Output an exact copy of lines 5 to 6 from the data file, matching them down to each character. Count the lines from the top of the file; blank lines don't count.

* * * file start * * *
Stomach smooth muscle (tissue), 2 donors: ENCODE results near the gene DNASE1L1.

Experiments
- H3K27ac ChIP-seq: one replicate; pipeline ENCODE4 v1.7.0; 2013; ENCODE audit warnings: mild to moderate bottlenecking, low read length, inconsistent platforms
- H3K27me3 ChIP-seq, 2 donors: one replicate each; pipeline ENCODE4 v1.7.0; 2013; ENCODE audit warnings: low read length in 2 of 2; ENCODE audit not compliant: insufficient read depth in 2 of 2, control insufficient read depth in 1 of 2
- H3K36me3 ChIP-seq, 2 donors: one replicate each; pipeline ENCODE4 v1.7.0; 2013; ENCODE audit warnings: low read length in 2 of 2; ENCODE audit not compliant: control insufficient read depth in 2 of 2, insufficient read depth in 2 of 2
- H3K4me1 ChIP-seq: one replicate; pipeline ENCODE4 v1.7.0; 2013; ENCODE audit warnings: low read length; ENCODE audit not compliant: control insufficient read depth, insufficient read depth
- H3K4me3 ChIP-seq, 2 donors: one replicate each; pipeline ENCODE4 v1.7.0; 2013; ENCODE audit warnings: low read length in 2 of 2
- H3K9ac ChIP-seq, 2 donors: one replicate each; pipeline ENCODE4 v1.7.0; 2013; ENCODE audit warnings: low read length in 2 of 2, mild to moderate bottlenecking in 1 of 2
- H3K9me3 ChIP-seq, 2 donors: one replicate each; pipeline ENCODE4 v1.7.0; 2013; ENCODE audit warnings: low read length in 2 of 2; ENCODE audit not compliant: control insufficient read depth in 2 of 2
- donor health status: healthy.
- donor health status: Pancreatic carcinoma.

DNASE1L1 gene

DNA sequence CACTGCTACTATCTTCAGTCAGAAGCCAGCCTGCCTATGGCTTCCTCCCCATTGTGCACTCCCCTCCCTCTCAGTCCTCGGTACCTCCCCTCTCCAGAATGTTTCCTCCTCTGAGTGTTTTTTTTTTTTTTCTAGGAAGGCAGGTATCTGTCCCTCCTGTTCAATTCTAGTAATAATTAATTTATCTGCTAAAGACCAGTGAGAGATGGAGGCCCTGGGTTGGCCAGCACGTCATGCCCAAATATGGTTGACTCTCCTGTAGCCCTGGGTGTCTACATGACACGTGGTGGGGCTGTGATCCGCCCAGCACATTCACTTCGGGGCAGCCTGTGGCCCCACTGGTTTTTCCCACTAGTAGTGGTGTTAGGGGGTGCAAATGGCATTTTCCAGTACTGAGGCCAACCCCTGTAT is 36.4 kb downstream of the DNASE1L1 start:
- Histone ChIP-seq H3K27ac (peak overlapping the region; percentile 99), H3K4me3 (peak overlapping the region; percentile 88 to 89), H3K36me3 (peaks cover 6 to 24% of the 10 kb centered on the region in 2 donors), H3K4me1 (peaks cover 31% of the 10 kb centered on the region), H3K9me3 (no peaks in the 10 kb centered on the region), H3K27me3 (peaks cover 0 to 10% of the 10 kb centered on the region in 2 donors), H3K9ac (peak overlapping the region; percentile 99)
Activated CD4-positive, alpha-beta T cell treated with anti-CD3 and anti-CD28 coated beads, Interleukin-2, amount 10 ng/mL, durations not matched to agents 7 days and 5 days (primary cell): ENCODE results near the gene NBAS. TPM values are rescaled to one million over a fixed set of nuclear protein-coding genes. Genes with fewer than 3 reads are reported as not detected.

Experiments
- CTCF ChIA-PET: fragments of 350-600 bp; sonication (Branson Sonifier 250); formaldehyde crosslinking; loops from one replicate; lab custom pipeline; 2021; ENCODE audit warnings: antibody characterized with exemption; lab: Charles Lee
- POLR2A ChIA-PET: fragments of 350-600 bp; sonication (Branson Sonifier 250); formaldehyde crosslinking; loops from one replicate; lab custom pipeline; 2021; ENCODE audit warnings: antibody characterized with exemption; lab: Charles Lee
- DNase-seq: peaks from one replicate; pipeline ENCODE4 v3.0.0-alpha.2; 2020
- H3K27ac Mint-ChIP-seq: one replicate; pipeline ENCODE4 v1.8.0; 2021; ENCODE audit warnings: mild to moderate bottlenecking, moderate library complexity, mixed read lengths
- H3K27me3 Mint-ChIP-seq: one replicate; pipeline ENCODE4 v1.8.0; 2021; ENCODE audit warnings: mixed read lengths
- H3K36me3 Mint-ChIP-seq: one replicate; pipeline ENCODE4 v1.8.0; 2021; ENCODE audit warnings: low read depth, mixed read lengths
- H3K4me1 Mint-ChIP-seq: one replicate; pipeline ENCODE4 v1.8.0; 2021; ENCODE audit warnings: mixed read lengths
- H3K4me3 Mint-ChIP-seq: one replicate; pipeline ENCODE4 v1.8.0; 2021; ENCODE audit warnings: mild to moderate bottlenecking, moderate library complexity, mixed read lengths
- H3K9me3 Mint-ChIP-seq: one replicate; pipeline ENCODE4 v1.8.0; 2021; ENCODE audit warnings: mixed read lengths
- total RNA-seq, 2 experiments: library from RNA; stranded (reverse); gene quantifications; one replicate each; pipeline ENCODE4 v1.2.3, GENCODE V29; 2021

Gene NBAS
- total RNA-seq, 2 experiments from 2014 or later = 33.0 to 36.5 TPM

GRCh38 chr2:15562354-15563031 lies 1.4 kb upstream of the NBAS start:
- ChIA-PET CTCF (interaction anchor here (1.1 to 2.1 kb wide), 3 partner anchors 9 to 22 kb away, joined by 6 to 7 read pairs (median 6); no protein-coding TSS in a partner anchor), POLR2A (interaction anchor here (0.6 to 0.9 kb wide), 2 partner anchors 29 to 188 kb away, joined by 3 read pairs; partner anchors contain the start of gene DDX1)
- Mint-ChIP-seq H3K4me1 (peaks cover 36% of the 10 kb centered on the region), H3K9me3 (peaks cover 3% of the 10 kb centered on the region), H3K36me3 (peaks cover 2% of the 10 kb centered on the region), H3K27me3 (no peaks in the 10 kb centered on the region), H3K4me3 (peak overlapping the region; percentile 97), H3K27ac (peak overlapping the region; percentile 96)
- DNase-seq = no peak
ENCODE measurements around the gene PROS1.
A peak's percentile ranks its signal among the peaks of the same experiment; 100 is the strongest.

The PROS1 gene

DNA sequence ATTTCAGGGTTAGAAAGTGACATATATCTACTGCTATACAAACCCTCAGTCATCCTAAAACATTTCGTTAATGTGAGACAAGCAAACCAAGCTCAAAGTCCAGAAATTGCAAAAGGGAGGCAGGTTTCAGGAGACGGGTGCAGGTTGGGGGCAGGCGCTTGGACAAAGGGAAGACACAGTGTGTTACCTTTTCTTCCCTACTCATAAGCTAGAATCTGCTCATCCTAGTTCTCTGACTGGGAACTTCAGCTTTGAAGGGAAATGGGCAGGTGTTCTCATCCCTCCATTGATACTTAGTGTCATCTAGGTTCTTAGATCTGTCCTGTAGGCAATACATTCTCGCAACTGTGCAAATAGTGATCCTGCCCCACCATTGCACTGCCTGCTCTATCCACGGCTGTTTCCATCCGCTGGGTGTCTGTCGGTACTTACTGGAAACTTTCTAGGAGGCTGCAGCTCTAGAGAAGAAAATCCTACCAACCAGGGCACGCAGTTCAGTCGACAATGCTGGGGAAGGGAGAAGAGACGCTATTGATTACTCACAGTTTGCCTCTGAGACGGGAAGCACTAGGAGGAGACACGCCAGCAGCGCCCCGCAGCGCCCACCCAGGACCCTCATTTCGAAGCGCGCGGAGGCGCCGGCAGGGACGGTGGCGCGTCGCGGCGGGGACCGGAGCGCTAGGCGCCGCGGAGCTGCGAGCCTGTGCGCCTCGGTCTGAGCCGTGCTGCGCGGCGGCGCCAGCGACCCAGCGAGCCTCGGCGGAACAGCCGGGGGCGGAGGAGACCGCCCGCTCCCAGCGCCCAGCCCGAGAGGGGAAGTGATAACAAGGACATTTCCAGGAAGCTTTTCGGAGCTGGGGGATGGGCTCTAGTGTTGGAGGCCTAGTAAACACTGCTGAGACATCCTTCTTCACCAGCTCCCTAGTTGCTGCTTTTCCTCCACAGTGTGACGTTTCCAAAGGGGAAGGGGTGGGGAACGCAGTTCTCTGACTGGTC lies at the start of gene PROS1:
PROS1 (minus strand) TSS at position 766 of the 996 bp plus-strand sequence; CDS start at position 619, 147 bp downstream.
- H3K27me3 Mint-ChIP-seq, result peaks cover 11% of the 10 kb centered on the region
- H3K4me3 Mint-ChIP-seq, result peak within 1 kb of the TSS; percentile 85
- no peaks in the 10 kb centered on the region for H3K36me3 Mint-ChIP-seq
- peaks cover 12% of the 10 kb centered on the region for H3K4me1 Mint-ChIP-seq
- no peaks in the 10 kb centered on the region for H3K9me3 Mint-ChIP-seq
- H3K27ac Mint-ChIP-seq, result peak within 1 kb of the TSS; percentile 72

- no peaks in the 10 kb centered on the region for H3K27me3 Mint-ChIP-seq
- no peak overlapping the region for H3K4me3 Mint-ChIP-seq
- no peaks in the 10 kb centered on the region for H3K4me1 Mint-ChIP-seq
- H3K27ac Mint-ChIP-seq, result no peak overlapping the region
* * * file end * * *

- H3K36me3 ChIP-seq, 2 donors: one replicate each; pipeline ENCODE4 v1.7.0; 2013; ENCODE audit warnings: low read length in 2 of 2; ENCODE audit not compliant: control insufficient read depth in 2 of 2, insufficient read depth in 2 of 2
- H3K4me1 ChIP-seq: one replicate; pipeline ENCODE4 v1.7.0; 2013; ENCODE audit warnings: low read length; ENCODE audit not compliant: control insufficient read depth, insufficient read depth